Note from dshort: This commentary has been updated to include Real Retail Sales and Industrial Production for July.
Official recession calls are the responsibility of the NBER Business Cycle Dating Committee, which is understandably vague about the specific indicators on which they base their decisions. This committee statement is about as close as they get to identifying their method.
There is, however, a general belief that there are four big indicators that the committee weighs heavily in their cycle identification process. They are:
The Latest Indicator Data
With this morning's release of the July Consumer Price Index, we can now calculate July Real Retail Sales. I reported the nominal Retail Sales last week, which showed July was flat month-over-month (up 0.04% to two decimal places), down from 0.2% in June. When we adjust for inflation, July sales came in at a -0.05%, a deeper contraction than the previous month's -0.02%. In fact, when we look at the real sales data, chained in constant July 2014 dollars, we see that this indicator has essentially flatlined since March. This is most volatile of the Big Four indicators, and the recent trend is rather disturbing.
More optimistic, at least on the surface, was last week's Industrial Production (IP) for July. In the chart of the Big Four since the end of the last recession, this one is the stellar performer, up 24.7% in the headline indicator. In fact, since January 1960, it's up an incredible 333%. Note, however, that the Fed data from which this index is calculated is not adjusted for inflation.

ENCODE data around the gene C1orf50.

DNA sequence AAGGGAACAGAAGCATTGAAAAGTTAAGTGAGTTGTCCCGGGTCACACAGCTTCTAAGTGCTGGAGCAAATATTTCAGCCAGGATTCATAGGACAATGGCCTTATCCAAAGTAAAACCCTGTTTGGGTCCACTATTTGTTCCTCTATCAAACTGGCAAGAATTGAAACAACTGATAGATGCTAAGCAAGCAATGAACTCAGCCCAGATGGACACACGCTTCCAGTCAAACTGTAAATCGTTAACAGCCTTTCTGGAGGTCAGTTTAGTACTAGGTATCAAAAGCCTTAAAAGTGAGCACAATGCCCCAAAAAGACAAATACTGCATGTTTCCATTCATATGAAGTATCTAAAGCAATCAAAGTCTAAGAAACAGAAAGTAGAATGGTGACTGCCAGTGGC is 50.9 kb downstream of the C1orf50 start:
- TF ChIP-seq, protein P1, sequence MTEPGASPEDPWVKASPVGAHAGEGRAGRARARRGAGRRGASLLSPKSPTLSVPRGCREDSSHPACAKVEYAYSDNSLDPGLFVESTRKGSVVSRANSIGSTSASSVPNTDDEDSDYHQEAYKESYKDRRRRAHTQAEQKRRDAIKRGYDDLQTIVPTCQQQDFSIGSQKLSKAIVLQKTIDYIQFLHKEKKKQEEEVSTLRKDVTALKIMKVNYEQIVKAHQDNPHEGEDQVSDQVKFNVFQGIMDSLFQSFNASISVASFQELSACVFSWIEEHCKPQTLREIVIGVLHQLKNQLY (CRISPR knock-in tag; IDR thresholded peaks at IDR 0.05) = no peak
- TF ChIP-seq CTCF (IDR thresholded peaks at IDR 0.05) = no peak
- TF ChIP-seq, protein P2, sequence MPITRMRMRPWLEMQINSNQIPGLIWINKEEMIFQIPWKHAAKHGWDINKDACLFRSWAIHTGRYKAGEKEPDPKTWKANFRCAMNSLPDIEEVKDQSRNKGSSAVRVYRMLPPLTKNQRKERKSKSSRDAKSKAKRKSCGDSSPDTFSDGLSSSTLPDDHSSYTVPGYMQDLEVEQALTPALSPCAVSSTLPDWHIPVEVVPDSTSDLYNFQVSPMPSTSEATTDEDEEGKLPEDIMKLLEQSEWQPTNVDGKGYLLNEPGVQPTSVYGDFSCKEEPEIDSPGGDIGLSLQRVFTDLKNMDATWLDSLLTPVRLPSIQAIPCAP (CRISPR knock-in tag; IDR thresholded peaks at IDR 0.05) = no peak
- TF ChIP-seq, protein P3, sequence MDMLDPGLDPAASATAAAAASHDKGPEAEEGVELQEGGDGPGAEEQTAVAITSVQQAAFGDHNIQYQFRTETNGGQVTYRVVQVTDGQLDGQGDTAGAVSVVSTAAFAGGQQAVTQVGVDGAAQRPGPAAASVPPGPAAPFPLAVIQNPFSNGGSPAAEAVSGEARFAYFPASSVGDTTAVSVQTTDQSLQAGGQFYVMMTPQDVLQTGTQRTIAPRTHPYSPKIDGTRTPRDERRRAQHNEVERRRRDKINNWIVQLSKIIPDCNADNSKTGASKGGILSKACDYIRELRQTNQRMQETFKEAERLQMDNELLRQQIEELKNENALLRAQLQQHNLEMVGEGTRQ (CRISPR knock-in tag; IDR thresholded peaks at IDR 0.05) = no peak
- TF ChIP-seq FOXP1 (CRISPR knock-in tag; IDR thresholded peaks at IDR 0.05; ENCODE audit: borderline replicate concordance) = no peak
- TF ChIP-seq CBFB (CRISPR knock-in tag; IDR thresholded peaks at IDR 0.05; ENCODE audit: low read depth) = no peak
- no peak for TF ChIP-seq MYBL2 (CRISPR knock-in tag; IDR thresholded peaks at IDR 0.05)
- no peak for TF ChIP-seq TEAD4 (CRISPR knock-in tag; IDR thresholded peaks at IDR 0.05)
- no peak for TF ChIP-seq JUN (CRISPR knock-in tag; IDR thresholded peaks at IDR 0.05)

The thumbnails below give us a side-by-side comparison of the plain vanilla Industrial Production (left) and Real Industrial Production (right), which is adjusted using the Producer Price Index. Click on either for a larger version.
Let's go one step further with our IP adjustment. What if we factor in the nation's population growth? The chart below preserves the latest index reading and adjusts the earlier data points with both the Producer Price Index and the Census Bureau's mid-month population estimates.
Anyone who has studied the history of the United States will be aware of our post-WW II structural change from an industrial to a post-industrial economy -- one with services, especially financial services, as a key driver.